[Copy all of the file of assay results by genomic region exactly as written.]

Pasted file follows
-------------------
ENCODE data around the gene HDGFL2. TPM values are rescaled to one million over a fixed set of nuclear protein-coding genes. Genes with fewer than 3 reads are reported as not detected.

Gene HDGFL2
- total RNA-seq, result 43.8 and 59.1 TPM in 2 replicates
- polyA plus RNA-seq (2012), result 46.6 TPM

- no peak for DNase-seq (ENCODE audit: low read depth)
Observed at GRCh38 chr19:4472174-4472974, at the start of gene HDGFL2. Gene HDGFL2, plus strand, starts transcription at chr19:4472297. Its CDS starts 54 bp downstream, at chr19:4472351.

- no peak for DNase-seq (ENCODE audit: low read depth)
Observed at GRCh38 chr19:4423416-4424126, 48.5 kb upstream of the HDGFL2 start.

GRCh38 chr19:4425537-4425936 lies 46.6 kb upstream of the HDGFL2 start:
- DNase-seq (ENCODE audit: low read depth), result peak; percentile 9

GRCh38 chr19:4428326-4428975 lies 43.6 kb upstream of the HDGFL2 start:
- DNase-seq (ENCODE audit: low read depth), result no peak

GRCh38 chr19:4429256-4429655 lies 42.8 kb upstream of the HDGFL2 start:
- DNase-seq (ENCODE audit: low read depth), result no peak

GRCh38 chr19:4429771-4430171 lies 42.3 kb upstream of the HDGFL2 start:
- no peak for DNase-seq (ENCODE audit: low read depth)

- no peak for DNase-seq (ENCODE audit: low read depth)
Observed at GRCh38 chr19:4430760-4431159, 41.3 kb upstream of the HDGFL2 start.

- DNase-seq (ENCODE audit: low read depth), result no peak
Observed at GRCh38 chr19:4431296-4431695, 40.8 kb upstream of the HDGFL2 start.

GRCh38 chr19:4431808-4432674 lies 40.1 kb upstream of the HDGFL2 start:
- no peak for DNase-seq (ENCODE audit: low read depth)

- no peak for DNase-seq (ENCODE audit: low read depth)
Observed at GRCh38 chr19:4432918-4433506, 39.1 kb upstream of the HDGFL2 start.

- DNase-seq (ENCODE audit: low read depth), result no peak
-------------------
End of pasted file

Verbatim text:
ENCODE data around the gene HDGFL2. TPM values are rescaled to one million over a fixed set of nuclear protein-coding genes. Genes with fewer than 3 reads are reported as not detected.

Gene HDGFL2
- total RNA-seq, result 43.8 and 59.1 TPM in 2 replicates
- polyA plus RNA-seq (2012), result 46.6 TPM

- no peak for DNase-seq (ENCODE audit: low read depth)
Observed at GRCh38 chr19:4472174-4472974, at the start of gene HDGFL2. Gene HDGFL2, plus strand, starts transcription at chr19:4472297. Its CDS starts 54 bp downstream, at chr19:4472351.

- no peak for DNase-seq (ENCODE audit: low read depth)
Observed at GRCh38 chr19:4423416-4424126, 48.5 kb upstream of the HDGFL2 start.

GRCh38 chr19:4425537-4425936 lies 46.6 kb upstream of the HDGFL2 start:
- DNase-seq (ENCODE audit: low read depth), result peak; percentile 9

GRCh38 chr19:4428326-4428975 lies 43.6 kb upstream of the HDGFL2 start:
- DNase-seq (ENCODE audit: low read depth), result no peak

GRCh38 chr19:4429256-4429655 lies 42.8 kb upstream of the HDGFL2 start:
- DNase-seq (ENCODE audit: low read depth), result no peak

GRCh38 chr19:4429771-4430171 lies 42.3 kb upstream of the HDGFL2 start:
- no peak for DNase-seq (ENCODE audit: low read depth)

- no peak for DNase-seq (ENCODE audit: low read depth)
Observed at GRCh38 chr19:4430760-4431159, 41.3 kb upstream of the HDGFL2 start.

- DNase-seq (ENCODE audit: low read depth), result no peak
Observed at GRCh38 chr19:4431296-4431695, 40.8 kb upstream of the HDGFL2 start.

GRCh38 chr19:4431808-4432674 lies 40.1 kb upstream of the HDGFL2 start:
- no peak for DNase-seq (ENCODE audit: low read depth)

- no peak for DNase-seq (ENCODE audit: low read depth)
Observed at GRCh38 chr19:4432918-4433506, 39.1 kb upstream of the HDGFL2 start.

- DNase-seq (ENCODE audit: low read depth), result no peak